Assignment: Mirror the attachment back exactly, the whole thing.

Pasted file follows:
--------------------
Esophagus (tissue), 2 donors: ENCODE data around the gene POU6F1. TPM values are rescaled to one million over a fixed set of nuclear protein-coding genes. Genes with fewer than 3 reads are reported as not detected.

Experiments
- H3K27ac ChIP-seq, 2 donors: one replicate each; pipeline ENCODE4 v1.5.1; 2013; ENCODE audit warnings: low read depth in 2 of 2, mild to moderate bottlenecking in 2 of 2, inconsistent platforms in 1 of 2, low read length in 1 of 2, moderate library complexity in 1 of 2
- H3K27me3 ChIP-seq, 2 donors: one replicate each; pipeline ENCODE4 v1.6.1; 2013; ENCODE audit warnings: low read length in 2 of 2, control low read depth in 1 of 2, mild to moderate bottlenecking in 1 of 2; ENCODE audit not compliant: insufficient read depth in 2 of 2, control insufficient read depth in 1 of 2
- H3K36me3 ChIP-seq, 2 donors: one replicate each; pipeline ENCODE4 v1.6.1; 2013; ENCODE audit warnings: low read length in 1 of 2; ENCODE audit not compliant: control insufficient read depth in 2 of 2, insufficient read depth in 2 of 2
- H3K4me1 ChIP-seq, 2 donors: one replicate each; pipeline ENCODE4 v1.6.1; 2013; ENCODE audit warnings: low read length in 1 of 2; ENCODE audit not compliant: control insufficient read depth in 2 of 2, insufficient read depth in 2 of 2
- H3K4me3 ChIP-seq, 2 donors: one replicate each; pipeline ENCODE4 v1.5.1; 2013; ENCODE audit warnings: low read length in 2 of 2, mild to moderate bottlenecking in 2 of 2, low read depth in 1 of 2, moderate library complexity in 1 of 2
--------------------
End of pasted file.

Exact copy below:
Esophagus (tissue), 2 donors: ENCODE data around the gene POU6F1. TPM values are rescaled to one million over a fixed set of nuclear protein-coding genes. Genes with fewer than 3 reads are reported as not detected.

Experiments
- H3K27ac ChIP-seq, 2 donors: one replicate each; pipeline ENCODE4 v1.5.1; 2013; ENCODE audit warnings: low read depth in 2 of 2, mild to moderate bottlenecking in 2 of 2, inconsistent platforms in 1 of 2, low read length in 1 of 2, moderate library complexity in 1 of 2
- H3K27me3 ChIP-seq, 2 donors: one replicate each; pipeline ENCODE4 v1.6.1; 2013; ENCODE audit warnings: low read length in 2 of 2, control low read depth in 1 of 2, mild to moderate bottlenecking in 1 of 2; ENCODE audit not compliant: insufficient read depth in 2 of 2, control insufficient read depth in 1 of 2
- H3K36me3 ChIP-seq, 2 donors: one replicate each; pipeline ENCODE4 v1.6.1; 2013; ENCODE audit warnings: low read length in 1 of 2; ENCODE audit not compliant: control insufficient read depth in 2 of 2, insufficient read depth in 2 of 2
- H3K4me1 ChIP-seq, 2 donors: one replicate each; pipeline ENCODE4 v1.6.1; 2013; ENCODE audit warnings: low read length in 1 of 2; ENCODE audit not compliant: control insufficient read depth in 2 of 2, insufficient read depth in 2 of 2
- H3K4me3 ChIP-seq, 2 donors: one replicate each; pipeline ENCODE4 v1.5.1; 2013; ENCODE audit warnings: low read length in 2 of 2, mild to moderate bottlenecking in 2 of 2, low read depth in 1 of 2, moderate library complexity in 1 of 2